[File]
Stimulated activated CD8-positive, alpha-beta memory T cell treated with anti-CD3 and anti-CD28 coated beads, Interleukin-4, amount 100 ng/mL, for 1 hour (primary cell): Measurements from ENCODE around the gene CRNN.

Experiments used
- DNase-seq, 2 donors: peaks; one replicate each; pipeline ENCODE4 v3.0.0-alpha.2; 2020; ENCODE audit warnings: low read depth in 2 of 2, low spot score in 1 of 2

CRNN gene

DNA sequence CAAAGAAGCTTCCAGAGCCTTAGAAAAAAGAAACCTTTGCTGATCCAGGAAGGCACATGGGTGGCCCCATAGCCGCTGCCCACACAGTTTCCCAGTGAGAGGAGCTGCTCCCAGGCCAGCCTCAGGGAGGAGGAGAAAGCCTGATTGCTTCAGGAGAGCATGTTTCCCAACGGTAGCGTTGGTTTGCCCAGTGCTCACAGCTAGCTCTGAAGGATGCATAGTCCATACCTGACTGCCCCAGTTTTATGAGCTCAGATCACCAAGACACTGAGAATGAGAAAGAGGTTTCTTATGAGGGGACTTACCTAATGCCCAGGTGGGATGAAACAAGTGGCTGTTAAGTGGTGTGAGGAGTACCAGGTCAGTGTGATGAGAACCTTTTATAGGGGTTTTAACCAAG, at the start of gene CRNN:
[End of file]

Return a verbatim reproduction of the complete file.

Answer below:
Stimulated activated CD8-positive, alpha-beta memory T cell treated with anti-CD3 and anti-CD28 coated beads, Interleukin-4, amount 100 ng/mL, for 1 hour (primary cell): Measurements from ENCODE around the gene CRNN.

Experiments used
- DNase-seq, 2 donors: peaks; one replicate each; pipeline ENCODE4 v3.0.0-alpha.2; 2020; ENCODE audit warnings: low read depth in 2 of 2, low spot score in 1 of 2

CRNN gene

DNA sequence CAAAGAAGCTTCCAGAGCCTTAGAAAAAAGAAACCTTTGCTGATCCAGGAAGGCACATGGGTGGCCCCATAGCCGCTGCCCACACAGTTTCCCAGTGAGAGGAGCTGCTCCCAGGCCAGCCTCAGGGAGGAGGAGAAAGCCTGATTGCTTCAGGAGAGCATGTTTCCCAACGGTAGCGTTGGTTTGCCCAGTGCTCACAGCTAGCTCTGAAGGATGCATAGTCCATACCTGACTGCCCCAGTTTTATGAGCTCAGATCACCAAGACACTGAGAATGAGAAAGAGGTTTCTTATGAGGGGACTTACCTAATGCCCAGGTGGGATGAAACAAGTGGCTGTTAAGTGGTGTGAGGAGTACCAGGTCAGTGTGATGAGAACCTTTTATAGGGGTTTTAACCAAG, at the start of gene CRNN: